Helen Keller lost her ability to see and hear at the age of nineteen months to an illness unknown at the time, now believed to have been scarlet fever. Growing up, Helen Keller was told that she would never amount to anything due to her disabilities but she and her teacher, Anne Sullivan, was determined to prove them wrong.
Keller then learned to read and write Braille and master sign language by using touch alone. With her ability to communicate and her lust of knowledge, Keller enrolled and graduated from Radcliffe College, with honors, in 1904. She was the first deaf-blind person to earn a college degree. After graduating, Keller continued to inspire as an author, a lecturer, and a political activist.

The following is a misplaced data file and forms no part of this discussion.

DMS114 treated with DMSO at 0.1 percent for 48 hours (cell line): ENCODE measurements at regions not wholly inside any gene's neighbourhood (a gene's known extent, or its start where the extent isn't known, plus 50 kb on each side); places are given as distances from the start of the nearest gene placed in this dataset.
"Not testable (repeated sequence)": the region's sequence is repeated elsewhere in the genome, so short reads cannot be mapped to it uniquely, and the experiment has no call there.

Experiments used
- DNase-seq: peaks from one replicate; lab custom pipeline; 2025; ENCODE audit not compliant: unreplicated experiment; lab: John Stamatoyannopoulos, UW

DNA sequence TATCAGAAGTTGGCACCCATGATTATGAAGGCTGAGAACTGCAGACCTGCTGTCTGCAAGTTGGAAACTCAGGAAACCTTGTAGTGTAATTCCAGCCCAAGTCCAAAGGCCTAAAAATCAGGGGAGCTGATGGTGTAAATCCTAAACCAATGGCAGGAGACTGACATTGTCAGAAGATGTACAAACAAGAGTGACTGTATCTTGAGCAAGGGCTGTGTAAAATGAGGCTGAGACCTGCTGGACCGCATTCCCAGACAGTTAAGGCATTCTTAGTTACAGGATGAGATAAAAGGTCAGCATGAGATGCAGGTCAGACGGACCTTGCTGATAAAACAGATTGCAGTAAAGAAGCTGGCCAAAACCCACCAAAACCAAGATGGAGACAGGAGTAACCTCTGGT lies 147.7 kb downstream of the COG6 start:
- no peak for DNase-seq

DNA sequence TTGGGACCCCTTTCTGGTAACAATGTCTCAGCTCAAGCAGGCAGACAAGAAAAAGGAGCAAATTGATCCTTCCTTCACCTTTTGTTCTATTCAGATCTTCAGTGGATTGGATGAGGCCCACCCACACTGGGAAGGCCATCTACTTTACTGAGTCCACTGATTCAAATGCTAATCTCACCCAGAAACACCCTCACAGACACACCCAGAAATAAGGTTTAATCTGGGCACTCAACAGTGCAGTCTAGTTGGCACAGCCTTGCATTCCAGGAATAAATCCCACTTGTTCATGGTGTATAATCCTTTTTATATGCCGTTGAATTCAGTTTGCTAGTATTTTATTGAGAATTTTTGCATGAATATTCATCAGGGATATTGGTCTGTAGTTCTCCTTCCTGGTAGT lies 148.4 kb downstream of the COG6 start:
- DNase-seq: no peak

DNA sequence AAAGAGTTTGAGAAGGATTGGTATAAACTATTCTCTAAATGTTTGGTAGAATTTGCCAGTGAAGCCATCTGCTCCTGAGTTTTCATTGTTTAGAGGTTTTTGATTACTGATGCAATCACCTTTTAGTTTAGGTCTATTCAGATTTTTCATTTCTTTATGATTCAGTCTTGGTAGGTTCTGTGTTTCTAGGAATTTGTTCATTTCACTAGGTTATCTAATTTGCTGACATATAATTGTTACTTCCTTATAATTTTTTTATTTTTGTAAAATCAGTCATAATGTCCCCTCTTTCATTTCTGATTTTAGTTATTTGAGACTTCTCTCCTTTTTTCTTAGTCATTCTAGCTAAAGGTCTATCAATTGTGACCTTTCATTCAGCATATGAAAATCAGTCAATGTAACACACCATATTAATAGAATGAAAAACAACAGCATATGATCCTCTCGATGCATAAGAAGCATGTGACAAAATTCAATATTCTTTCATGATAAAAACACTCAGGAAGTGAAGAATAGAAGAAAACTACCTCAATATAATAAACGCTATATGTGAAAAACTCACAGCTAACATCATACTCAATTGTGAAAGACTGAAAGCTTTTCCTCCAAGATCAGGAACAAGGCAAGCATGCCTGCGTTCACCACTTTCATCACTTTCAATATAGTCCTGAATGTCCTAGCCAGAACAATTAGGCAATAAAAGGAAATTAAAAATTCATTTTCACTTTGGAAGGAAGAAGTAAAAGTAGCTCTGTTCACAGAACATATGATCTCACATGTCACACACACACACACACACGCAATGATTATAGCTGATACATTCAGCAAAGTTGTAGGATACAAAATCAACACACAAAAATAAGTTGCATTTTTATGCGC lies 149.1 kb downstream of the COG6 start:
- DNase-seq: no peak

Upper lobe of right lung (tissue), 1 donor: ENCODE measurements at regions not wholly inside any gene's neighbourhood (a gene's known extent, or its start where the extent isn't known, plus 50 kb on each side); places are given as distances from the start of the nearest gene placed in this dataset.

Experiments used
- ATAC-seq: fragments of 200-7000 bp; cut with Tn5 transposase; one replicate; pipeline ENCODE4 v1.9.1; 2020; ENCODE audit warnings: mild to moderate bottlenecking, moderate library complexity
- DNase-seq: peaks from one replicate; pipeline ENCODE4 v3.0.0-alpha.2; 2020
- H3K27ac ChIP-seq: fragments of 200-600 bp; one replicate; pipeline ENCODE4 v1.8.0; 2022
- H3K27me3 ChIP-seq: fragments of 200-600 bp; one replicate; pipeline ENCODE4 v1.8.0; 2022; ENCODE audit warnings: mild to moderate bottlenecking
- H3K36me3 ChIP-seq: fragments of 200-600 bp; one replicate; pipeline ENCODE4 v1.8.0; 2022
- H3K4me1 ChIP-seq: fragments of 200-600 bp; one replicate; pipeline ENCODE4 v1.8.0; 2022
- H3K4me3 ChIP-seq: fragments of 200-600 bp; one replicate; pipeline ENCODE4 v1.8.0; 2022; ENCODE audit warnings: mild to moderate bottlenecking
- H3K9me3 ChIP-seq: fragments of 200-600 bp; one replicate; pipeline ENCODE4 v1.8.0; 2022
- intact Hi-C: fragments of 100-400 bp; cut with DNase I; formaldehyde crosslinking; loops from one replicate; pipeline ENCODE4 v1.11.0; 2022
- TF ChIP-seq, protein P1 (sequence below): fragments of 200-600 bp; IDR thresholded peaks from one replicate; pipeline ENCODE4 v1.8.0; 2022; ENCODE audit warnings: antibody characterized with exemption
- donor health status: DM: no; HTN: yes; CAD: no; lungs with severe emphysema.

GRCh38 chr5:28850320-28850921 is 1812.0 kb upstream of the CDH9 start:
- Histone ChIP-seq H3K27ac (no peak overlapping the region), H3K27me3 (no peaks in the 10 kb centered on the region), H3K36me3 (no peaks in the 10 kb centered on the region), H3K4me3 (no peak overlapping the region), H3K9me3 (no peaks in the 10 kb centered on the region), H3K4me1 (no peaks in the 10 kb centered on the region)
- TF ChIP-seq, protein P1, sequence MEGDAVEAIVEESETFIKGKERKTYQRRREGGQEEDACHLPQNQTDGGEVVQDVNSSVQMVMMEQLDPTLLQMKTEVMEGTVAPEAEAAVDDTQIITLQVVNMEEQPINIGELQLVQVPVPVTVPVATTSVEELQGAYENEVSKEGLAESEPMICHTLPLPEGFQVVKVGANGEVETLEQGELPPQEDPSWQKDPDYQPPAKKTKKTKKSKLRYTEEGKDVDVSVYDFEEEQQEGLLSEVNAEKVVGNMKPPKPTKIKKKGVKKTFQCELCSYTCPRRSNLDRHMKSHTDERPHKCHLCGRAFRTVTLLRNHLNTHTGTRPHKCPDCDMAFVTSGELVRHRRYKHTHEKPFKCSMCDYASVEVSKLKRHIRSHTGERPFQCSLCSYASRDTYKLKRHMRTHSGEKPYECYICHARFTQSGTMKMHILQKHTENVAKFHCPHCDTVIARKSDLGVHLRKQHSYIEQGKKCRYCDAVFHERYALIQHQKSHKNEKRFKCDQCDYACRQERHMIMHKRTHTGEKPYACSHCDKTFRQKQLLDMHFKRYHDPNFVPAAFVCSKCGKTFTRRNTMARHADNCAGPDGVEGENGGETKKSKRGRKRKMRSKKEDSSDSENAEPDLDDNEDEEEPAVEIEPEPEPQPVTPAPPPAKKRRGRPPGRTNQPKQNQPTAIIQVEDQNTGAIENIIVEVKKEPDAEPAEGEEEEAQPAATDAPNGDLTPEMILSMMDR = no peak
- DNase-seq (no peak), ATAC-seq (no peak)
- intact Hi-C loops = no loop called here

Learn more about this extraordinary woman who was determined to make the most of her life while advocating for the equality in the United States.
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